When summer comes around, we are fortunate to have a wide variety of LGBT Pride events to choose from. It’s always fun, and especially so in 2015, when the past year has brought so much good news on the political front. But that is not the case everywhere. Consider these examples:
In June, there was a major disturbance when police used pepper spray, water cannons and rubber bullets to disperse a crowd that had gathered for the annual Pride march in Istanbul, Turkey’s largest city. That is a very troubling development, because it represents a step backward for a country that has been relatively tolerant on LGBT issues. Although Turkey is almost entirely Muslim, the government has been constitutionally secular since it was founded in 1923. Gay sex has always been legal, and while the law does not prohibit discrimination based upon sexual orientation, the country had been making genuine progress. Istanbul’s Pride event had been celebrated each year since 2003, and this year was the first time violence arose.
So, why the turnaround? Most observers believe the Turkish President Recep Tayyip Erdogan is resorting to bully tactics (and allying himself with Islamist factions) in order to keep his own party in power. In addition to cracking down on minorities, he has been putting journalists in jail, which is never a good sign.
We know Jamaica for its beautiful white sand beaches and fizzy rum drinks, and many of us have had wonderful vacations there. But get outside the manicured resorts and it is a different story. The economy has been stagnant for years. The Afrocentric culture that inspired Bob Marley’s music includes a virulent strain of homophobia. Amnesty International and Human Rights Watch have consistently ranked Jamaica near the top in the incidence of anti-LGBT violence. One horrific example: in 2013, Dwayne Jones, a 16-year-old transgender female, was chased down a street and beaten to death after partying at a club in Montego Bay.
But even so, there are signs of hope. In the first week of August, the Jamaican Forum for Lesbians, All-Sexuals, and Gays (J-FLAG) will sponsor the country’s first organized Pride event, including parties, a symposium, trade show and sporting events. They will not host a parade; organizers do not think the country is ready for that yet.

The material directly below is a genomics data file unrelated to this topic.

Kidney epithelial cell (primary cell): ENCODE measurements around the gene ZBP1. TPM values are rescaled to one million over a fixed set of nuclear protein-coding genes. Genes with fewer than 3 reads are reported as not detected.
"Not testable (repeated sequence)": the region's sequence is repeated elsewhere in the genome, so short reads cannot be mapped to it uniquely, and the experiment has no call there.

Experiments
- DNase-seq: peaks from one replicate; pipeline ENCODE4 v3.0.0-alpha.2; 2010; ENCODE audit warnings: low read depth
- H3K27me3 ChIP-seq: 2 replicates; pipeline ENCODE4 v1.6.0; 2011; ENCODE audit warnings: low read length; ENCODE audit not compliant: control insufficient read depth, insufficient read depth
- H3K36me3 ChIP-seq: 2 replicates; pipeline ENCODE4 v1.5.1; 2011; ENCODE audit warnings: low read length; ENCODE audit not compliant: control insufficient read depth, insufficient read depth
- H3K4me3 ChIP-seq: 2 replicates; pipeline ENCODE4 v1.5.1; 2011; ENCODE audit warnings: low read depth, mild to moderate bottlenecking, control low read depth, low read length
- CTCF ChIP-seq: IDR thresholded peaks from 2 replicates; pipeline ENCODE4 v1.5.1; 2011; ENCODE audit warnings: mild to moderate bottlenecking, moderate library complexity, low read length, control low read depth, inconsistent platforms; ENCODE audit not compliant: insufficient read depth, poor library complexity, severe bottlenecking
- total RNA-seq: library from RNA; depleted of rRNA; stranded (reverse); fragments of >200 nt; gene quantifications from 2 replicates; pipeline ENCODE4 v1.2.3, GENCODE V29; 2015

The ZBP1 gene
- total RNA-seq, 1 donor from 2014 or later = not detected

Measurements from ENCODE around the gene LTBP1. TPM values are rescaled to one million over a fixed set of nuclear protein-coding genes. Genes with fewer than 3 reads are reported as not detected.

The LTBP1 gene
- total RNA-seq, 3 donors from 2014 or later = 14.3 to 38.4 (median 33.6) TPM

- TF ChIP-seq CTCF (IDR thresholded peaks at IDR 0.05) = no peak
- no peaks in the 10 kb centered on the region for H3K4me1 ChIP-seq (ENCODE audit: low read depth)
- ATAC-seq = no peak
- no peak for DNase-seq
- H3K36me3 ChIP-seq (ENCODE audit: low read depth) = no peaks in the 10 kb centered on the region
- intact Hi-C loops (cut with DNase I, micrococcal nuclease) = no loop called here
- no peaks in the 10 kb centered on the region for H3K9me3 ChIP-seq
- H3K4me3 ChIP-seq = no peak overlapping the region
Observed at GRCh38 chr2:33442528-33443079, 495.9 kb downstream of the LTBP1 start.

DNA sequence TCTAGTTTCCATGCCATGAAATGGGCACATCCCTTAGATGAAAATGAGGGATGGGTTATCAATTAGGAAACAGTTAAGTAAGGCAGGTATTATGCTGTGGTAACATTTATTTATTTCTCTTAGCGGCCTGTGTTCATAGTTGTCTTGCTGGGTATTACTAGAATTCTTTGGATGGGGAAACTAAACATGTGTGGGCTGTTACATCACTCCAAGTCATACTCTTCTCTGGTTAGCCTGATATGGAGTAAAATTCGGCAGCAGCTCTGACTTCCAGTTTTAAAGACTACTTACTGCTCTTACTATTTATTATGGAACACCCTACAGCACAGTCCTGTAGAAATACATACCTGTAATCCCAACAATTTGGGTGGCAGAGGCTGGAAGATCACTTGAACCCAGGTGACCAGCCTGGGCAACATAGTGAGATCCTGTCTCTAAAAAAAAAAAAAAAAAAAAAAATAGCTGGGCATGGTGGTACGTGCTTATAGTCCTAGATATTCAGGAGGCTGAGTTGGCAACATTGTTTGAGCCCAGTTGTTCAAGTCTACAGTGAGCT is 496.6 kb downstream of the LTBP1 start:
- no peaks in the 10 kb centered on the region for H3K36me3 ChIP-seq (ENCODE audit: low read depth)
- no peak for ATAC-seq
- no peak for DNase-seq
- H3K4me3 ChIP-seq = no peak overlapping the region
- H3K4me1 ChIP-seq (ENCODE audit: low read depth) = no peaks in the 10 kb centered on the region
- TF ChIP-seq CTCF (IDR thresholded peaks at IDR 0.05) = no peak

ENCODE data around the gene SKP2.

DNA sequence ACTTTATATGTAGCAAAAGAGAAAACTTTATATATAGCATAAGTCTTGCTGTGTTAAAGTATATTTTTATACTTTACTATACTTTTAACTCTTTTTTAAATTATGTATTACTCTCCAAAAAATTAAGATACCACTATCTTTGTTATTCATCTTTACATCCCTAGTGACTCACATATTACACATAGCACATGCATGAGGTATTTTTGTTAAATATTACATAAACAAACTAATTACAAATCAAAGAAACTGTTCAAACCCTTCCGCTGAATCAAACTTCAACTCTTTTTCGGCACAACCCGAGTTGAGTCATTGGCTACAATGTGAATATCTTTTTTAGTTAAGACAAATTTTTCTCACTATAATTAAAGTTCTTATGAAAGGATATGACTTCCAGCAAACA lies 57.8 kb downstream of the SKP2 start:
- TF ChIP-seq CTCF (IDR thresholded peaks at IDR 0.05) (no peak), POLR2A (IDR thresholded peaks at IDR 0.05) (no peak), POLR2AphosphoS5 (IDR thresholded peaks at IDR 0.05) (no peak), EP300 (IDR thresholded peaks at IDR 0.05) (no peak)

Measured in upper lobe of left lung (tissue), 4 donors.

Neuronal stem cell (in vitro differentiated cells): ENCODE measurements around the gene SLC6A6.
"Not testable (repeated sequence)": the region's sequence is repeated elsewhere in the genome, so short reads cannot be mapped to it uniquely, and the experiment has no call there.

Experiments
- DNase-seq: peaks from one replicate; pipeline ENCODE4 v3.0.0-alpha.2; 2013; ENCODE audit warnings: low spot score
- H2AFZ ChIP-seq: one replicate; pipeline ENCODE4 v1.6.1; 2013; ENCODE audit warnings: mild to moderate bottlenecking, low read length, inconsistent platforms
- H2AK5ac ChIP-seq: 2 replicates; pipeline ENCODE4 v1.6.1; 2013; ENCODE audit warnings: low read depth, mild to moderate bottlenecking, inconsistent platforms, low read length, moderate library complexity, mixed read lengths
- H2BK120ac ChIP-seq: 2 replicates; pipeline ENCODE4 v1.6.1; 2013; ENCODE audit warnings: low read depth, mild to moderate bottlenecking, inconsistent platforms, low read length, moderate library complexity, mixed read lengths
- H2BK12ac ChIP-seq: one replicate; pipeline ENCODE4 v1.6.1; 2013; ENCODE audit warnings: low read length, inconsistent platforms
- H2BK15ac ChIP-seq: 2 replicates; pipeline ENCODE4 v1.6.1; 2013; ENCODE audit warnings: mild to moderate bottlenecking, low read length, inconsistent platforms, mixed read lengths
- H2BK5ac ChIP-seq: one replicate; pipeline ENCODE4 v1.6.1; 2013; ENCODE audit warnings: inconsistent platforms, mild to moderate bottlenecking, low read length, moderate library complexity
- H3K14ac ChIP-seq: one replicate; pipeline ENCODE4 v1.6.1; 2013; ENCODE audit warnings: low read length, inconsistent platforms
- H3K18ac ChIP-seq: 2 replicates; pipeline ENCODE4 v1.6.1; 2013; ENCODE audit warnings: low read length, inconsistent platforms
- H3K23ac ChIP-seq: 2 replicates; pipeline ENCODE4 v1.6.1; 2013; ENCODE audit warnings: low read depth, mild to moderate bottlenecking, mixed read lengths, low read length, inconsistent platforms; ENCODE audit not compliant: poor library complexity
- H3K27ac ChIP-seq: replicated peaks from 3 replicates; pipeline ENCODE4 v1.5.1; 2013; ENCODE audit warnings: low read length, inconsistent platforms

In Ghana, like in most of West Africa, LGBT issues do not take center stage. The economy is the major issue; it tends to move up and down with the commodities markets (gold and petroleum, for example), and so the political leadership spends most of its energy focusing on jobs. There is little political will to take a stand on expanding LGBT rights. In 2011, the late president, John Atta Mills, put it simply: “Ghanaian societies frown on homosexuality.” Leaders rarely call attention to LGBT issues, and when they do, it is usually as a distraction or a political wedge.
On a personal level, the country is becoming more accepting. Clubs in the larger cities are seeing more and more LGBT people socializing openly. But it is not happening on any type of organized level, and Pride celebrations are not expected anytime soon. The risk of a social backlash is always there. As Nat Amartefio, a former mayor of the capital city of Accra put it, “Gay bashing has never been a feature of the Ghanaian social landscape until, I would say, the last 10 to 15 years. And it came with the evangelical Christians.”
Same-sex marriage is now a constitutional right for all Americans, correct? Maybe not. The United States has a little-known territory located in the middle of the South Pacific: American Samoa. It has a population of 55,000 people who are U.S. nationals, not U.S. citizens. Therefore, not all of the constitutional rights extended to U.S. citizens apply in American Samoa. The attorney general of American Samoa, Talauega Eleagalo Ale, is now “reviewing” the Supreme Court’s Obergefell decision to determine whether or not it has effect.
In Samoa, LGBT issues may not seem like a pressing concern. The population is devoutly Christian, hierarchical and traditional. There has never been much of an LGBT constituency, and there are no Pride events. And yet, the economy is heavily subsidized with federal government money and more than one-third of the population is employed by the government. If our tax money goes there, it just seems like the same constitutional principles should go there as well. : :
— Charles Oldham is an attorney practicing in Charlotte and is the Treasurer of The Charlotte Business Guild. He enjoys traveling and watching the world go by at street level.